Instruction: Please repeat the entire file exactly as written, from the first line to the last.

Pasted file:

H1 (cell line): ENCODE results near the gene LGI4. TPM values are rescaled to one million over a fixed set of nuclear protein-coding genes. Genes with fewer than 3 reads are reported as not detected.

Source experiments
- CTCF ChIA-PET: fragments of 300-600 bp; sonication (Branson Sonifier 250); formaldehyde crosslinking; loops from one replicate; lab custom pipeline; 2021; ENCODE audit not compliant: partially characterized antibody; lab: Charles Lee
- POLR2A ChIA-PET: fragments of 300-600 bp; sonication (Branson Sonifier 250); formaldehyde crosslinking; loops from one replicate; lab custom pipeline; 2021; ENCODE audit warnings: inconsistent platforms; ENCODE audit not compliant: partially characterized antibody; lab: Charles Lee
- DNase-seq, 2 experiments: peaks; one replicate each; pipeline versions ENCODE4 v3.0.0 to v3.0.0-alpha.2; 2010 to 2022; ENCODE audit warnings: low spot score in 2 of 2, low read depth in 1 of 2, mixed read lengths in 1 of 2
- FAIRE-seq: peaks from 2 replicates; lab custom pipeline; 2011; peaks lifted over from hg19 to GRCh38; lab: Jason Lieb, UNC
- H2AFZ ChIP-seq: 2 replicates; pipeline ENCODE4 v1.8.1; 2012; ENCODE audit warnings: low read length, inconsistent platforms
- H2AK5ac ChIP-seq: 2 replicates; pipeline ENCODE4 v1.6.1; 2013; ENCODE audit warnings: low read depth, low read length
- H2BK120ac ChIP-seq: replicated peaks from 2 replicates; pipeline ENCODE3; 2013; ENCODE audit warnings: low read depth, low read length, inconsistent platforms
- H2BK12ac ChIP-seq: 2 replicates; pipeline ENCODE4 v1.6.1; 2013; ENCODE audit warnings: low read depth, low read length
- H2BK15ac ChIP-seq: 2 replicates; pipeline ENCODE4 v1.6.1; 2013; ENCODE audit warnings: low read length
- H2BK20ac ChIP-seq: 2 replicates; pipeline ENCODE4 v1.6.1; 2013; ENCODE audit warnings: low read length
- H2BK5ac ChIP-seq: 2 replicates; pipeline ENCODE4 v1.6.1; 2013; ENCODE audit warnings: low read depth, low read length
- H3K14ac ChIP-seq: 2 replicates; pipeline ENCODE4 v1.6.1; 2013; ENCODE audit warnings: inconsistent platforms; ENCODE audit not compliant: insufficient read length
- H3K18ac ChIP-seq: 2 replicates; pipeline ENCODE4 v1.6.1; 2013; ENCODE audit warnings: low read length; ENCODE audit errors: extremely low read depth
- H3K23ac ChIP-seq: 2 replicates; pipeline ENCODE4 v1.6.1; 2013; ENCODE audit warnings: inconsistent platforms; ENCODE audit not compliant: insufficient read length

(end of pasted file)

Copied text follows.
H1 (cell line): ENCODE results near the gene LGI4. TPM values are rescaled to one million over a fixed set of nuclear protein-coding genes. Genes with fewer than 3 reads are reported as not detected.

Source experiments
- CTCF ChIA-PET: fragments of 300-600 bp; sonication (Branson Sonifier 250); formaldehyde crosslinking; loops from one replicate; lab custom pipeline; 2021; ENCODE audit not compliant: partially characterized antibody; lab: Charles Lee
- POLR2A ChIA-PET: fragments of 300-600 bp; sonication (Branson Sonifier 250); formaldehyde crosslinking; loops from one replicate; lab custom pipeline; 2021; ENCODE audit warnings: inconsistent platforms; ENCODE audit not compliant: partially characterized antibody; lab: Charles Lee
- DNase-seq, 2 experiments: peaks; one replicate each; pipeline versions ENCODE4 v3.0.0 to v3.0.0-alpha.2; 2010 to 2022; ENCODE audit warnings: low spot score in 2 of 2, low read depth in 1 of 2, mixed read lengths in 1 of 2
- FAIRE-seq: peaks from 2 replicates; lab custom pipeline; 2011; peaks lifted over from hg19 to GRCh38; lab: Jason Lieb, UNC
- H2AFZ ChIP-seq: 2 replicates; pipeline ENCODE4 v1.8.1; 2012; ENCODE audit warnings: low read length, inconsistent platforms
- H2AK5ac ChIP-seq: 2 replicates; pipeline ENCODE4 v1.6.1; 2013; ENCODE audit warnings: low read depth, low read length
- H2BK120ac ChIP-seq: replicated peaks from 2 replicates; pipeline ENCODE3; 2013; ENCODE audit warnings: low read depth, low read length, inconsistent platforms
- H2BK12ac ChIP-seq: 2 replicates; pipeline ENCODE4 v1.6.1; 2013; ENCODE audit warnings: low read depth, low read length
- H2BK15ac ChIP-seq: 2 replicates; pipeline ENCODE4 v1.6.1; 2013; ENCODE audit warnings: low read length
- H2BK20ac ChIP-seq: 2 replicates; pipeline ENCODE4 v1.6.1; 2013; ENCODE audit warnings: low read length
- H2BK5ac ChIP-seq: 2 replicates; pipeline ENCODE4 v1.6.1; 2013; ENCODE audit warnings: low read depth, low read length
- H3K14ac ChIP-seq: 2 replicates; pipeline ENCODE4 v1.6.1; 2013; ENCODE audit warnings: inconsistent platforms; ENCODE audit not compliant: insufficient read length
- H3K18ac ChIP-seq: 2 replicates; pipeline ENCODE4 v1.6.1; 2013; ENCODE audit warnings: low read length; ENCODE audit errors: extremely low read depth
- H3K23ac ChIP-seq: 2 replicates; pipeline ENCODE4 v1.6.1; 2013; ENCODE audit warnings: inconsistent platforms; ENCODE audit not compliant: insufficient read length